The National Oceanic and Atmospheric Administration said Monday that 2016 was the second-hottest year on record in the U.S.
The average temperature in 2016 was 54.9 degrees Fahrenheit, 2.9 degrees above the average since the U.S. started keeping records in 1895. The only hotter year in recorded history was 1998.
The unusual warmth was particularly spread out geographically. Georgia experienced its warmest year on record. Every state had an average annual temperature that was in its top seven on record. Forty-five states — all except Iowa, Maine, Nevada, Oregon and Utah — had one of their five warmest years on record.
Several parts of Alaska saw a significant increase in temperature. The temperature in Barrow, located on the state’s North Slope, was 7.1 degrees higher than its 1981-2010 average. Nome, in Western Alaska, was 5.1 degrees warmer than the average, Anchorage was 4.4 degrees warmer, Fairbanks was 3.9 degrees warmer, and Juneau was 2.7 degrees warmer.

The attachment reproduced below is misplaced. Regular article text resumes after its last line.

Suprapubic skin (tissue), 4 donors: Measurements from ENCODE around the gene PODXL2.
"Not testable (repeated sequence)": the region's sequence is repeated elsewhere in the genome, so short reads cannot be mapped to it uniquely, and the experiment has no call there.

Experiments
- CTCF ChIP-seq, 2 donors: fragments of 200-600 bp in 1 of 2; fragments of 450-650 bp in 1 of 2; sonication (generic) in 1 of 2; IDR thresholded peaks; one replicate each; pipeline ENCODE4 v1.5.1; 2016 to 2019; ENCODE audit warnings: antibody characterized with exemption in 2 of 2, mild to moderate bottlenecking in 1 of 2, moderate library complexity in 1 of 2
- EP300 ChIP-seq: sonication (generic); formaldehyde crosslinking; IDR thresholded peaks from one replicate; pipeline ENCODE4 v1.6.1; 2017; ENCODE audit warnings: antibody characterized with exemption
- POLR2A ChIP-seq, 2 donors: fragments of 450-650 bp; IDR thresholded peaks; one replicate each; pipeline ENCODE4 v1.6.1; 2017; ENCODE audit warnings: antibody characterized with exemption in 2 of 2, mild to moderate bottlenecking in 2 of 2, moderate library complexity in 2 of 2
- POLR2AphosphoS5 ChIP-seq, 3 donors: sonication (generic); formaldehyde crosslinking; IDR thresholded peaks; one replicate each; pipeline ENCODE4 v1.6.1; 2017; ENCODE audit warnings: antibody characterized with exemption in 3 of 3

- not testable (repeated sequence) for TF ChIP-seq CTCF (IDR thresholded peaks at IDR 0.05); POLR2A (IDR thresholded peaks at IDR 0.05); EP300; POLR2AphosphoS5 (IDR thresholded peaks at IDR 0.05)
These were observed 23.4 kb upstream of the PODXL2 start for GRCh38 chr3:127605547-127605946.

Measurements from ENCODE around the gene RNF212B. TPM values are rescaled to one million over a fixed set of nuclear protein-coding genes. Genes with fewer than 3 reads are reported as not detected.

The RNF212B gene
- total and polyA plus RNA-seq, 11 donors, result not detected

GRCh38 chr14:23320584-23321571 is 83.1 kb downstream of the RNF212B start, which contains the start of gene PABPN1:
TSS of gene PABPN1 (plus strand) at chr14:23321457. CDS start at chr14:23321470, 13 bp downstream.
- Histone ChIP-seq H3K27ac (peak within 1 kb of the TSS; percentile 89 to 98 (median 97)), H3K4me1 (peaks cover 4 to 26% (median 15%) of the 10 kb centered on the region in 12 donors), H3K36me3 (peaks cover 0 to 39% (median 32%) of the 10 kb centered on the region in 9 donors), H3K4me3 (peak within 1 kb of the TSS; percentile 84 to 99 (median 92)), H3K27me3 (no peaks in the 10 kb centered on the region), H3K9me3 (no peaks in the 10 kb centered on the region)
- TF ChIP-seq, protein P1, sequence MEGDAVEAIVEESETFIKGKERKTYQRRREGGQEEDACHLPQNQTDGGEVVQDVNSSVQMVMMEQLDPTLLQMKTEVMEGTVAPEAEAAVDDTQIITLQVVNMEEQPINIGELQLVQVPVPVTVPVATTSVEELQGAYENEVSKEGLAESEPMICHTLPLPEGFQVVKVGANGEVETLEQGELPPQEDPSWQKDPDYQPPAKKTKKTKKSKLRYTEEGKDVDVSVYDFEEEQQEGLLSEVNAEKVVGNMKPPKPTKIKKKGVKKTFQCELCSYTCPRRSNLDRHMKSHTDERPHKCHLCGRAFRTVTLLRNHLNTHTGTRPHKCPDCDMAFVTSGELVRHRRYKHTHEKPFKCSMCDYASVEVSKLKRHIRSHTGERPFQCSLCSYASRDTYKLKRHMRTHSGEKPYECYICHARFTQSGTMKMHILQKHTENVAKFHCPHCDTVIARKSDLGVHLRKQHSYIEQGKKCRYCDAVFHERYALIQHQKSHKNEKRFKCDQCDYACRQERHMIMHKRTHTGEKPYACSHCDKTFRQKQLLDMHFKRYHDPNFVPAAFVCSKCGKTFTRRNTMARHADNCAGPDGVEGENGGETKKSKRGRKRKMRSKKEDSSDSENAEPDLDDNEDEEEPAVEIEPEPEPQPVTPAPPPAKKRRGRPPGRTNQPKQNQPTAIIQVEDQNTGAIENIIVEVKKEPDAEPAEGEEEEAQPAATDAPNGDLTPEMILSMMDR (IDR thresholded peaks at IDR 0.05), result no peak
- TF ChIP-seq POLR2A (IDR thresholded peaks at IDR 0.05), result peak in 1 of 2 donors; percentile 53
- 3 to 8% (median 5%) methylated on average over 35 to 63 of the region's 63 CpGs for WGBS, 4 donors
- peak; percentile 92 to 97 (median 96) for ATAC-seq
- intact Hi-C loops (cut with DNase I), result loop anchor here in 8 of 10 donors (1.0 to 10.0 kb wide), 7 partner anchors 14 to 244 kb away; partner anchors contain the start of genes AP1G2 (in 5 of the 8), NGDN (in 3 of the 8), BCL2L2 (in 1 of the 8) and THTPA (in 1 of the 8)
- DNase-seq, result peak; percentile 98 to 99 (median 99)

The year saw heavy precipitation, which is common for El Niño years. Precipitation totaled 31.7 inches, making it the 24th wettest year on record.
In total, the U.S. had 15 extreme-weather “disasters” that killed 138 people and caused $46 billion in damages. Each of the events caused at least $1 billion in damages.